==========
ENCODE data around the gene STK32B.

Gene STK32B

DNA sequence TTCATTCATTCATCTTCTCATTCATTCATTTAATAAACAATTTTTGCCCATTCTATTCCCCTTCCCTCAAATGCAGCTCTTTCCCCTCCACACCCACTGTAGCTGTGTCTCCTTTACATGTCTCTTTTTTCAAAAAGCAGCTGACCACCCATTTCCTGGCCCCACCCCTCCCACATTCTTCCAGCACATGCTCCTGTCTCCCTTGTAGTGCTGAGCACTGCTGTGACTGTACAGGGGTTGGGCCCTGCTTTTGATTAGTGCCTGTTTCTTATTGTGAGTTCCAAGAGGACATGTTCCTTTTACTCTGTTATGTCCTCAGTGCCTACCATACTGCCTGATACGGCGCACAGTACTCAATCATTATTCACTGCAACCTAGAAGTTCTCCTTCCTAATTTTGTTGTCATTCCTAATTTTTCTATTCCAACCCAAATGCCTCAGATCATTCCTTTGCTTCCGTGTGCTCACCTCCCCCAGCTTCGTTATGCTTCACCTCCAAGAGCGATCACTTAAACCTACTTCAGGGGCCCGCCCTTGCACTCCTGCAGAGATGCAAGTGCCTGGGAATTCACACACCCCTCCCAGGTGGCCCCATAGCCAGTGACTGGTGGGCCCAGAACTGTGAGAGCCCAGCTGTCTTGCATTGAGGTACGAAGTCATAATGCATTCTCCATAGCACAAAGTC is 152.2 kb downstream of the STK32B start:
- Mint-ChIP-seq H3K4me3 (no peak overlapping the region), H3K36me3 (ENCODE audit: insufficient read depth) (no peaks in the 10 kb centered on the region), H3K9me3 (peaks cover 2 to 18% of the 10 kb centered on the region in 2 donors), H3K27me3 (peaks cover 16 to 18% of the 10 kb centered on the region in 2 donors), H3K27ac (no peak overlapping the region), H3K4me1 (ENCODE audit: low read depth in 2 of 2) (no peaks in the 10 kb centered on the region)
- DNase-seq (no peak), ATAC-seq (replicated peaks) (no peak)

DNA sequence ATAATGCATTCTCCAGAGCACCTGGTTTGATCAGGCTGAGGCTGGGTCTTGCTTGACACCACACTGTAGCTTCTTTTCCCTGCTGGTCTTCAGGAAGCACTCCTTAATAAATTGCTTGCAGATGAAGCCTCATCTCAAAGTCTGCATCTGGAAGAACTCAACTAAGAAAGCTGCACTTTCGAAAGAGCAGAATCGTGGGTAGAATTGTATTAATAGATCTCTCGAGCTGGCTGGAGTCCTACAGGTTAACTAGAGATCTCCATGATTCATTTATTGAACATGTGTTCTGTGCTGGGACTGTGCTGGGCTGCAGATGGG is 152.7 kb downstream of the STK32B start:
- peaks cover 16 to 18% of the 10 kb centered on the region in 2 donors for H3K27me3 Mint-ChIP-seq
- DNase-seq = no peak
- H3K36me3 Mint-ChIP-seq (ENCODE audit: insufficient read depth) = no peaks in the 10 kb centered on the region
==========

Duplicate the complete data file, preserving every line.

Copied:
ENCODE data around the gene STK32B.

Gene STK32B

DNA sequence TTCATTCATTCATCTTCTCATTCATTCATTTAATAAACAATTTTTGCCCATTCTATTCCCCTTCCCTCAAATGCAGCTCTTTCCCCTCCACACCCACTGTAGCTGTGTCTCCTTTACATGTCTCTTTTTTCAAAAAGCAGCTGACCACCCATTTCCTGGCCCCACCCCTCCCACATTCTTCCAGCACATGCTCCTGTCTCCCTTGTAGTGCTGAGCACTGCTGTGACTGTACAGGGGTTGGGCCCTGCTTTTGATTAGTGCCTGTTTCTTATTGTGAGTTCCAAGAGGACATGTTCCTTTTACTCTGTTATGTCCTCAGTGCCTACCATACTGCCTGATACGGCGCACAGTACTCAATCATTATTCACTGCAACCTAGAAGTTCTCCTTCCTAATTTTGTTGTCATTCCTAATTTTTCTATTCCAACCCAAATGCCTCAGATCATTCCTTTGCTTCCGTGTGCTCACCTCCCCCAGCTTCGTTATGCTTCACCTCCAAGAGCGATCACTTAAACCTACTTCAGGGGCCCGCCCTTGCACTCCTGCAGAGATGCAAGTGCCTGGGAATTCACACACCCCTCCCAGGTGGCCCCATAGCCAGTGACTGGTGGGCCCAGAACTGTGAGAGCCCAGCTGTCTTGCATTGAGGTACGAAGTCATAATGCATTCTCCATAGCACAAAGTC is 152.2 kb downstream of the STK32B start:
- Mint-ChIP-seq H3K4me3 (no peak overlapping the region), H3K36me3 (ENCODE audit: insufficient read depth) (no peaks in the 10 kb centered on the region), H3K9me3 (peaks cover 2 to 18% of the 10 kb centered on the region in 2 donors), H3K27me3 (peaks cover 16 to 18% of the 10 kb centered on the region in 2 donors), H3K27ac (no peak overlapping the region), H3K4me1 (ENCODE audit: low read depth in 2 of 2) (no peaks in the 10 kb centered on the region)
- DNase-seq (no peak), ATAC-seq (replicated peaks) (no peak)

DNA sequence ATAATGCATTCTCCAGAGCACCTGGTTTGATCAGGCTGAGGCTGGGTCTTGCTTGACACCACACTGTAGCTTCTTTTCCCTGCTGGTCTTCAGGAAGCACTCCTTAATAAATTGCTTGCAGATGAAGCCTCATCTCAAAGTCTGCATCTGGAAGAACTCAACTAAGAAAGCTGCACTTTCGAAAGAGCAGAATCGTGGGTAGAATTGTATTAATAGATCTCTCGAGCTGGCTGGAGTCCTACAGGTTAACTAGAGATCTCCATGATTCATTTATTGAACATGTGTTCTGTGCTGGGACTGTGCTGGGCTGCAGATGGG is 152.7 kb downstream of the STK32B start:
- peaks cover 16 to 18% of the 10 kb centered on the region in 2 donors for H3K27me3 Mint-ChIP-seq
- DNase-seq = no peak
- H3K36me3 Mint-ChIP-seq (ENCODE audit: insufficient read depth) = no peaks in the 10 kb centered on the region